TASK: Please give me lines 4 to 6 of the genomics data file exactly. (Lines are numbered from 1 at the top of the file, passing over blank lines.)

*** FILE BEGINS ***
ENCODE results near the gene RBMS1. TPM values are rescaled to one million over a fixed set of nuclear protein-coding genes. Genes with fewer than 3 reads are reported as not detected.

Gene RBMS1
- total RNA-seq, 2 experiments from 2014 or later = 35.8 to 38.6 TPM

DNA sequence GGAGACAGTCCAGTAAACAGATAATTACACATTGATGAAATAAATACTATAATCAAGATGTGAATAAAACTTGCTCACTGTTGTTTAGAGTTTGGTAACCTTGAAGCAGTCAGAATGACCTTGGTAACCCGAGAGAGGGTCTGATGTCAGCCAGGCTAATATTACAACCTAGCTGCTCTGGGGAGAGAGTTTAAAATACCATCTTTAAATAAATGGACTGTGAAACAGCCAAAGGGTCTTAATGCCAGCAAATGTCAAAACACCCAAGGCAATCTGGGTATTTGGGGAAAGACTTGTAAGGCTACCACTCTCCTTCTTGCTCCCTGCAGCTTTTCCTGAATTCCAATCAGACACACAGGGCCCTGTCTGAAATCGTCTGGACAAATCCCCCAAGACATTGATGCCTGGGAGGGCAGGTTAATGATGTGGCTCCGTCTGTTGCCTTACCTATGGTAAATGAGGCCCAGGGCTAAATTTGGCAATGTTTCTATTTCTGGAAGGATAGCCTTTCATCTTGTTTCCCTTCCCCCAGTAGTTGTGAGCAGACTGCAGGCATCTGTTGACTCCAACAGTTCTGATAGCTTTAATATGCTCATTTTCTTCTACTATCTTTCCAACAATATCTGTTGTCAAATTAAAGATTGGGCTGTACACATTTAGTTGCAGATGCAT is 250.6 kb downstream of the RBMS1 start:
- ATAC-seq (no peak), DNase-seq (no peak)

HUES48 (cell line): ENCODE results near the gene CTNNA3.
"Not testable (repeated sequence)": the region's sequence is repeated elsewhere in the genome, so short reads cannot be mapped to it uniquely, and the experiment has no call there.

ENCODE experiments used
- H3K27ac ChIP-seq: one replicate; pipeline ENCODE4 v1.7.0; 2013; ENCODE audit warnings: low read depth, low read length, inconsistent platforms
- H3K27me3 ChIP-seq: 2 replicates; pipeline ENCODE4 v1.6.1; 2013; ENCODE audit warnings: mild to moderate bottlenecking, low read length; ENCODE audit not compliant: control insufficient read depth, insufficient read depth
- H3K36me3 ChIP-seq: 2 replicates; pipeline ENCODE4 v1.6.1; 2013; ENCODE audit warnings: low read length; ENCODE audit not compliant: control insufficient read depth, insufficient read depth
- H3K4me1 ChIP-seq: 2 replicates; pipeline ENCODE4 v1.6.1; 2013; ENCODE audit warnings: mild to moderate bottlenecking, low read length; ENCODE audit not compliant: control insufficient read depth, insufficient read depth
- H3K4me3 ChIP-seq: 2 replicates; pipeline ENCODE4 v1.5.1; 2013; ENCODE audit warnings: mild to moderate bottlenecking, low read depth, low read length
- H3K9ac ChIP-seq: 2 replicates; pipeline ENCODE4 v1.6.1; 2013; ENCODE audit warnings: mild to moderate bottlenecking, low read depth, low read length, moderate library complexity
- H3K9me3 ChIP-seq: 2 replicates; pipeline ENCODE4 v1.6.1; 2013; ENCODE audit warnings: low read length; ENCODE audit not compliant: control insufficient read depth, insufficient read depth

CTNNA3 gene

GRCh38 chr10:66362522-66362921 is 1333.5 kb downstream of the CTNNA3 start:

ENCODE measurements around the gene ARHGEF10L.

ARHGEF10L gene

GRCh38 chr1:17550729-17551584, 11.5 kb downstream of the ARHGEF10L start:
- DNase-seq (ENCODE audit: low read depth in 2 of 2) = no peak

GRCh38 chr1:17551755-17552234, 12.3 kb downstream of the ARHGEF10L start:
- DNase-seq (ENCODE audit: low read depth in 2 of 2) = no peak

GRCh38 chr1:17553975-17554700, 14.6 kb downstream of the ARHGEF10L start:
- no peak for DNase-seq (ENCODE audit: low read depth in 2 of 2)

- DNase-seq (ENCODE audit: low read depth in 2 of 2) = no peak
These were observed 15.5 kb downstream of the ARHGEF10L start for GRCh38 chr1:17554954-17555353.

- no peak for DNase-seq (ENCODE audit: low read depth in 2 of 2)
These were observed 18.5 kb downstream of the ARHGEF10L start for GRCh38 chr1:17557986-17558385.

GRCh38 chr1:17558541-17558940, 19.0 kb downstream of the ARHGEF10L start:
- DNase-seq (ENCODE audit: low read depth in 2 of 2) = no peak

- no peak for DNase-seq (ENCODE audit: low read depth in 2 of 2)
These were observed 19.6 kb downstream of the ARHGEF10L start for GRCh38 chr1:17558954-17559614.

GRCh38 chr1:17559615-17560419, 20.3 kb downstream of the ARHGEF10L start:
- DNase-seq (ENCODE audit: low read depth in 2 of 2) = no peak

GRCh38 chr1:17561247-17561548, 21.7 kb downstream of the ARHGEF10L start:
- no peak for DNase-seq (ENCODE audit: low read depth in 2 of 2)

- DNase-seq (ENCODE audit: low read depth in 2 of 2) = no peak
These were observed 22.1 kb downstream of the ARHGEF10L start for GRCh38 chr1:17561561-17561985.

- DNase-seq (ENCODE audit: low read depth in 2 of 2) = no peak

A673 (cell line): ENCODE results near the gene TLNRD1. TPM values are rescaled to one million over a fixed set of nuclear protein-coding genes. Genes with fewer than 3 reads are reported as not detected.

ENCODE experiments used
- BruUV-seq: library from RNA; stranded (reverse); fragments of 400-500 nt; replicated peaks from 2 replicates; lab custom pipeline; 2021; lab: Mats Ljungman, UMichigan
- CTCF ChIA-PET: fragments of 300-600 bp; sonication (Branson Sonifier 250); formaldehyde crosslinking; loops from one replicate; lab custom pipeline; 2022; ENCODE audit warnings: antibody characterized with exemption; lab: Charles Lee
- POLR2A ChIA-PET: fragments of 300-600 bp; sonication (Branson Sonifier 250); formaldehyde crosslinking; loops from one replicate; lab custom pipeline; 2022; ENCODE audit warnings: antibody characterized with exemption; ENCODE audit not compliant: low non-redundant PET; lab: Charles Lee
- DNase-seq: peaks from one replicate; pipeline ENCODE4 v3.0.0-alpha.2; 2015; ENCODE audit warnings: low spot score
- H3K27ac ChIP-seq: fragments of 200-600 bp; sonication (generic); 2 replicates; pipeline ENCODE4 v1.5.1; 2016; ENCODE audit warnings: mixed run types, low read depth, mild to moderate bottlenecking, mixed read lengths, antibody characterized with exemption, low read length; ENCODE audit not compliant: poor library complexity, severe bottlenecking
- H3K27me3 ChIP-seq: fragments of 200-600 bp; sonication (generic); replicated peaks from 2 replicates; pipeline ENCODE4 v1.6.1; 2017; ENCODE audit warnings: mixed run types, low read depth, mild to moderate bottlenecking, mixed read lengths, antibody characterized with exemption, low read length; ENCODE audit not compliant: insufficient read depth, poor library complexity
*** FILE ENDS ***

DNA sequence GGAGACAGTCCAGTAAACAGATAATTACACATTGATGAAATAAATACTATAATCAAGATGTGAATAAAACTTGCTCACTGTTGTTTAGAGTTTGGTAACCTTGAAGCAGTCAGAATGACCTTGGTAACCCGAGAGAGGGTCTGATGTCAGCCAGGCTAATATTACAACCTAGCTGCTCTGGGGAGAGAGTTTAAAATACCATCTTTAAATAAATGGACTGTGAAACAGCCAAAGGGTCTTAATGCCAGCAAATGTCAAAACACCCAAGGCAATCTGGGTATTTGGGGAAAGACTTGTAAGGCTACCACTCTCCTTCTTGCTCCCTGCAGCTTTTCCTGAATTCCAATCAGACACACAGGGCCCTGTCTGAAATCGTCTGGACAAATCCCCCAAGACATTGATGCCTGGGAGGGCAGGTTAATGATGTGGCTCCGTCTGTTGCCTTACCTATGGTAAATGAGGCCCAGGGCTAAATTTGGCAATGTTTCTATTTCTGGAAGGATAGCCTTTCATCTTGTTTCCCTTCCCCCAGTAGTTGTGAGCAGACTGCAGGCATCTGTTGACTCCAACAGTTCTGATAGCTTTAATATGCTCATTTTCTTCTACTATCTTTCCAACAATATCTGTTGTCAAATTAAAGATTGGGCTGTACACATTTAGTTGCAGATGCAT is 250.6 kb downstream of the RBMS1 start:
- ATAC-seq (no peak), DNase-seq (no peak)

HUES48 (cell line): ENCODE results near the gene CTNNA3.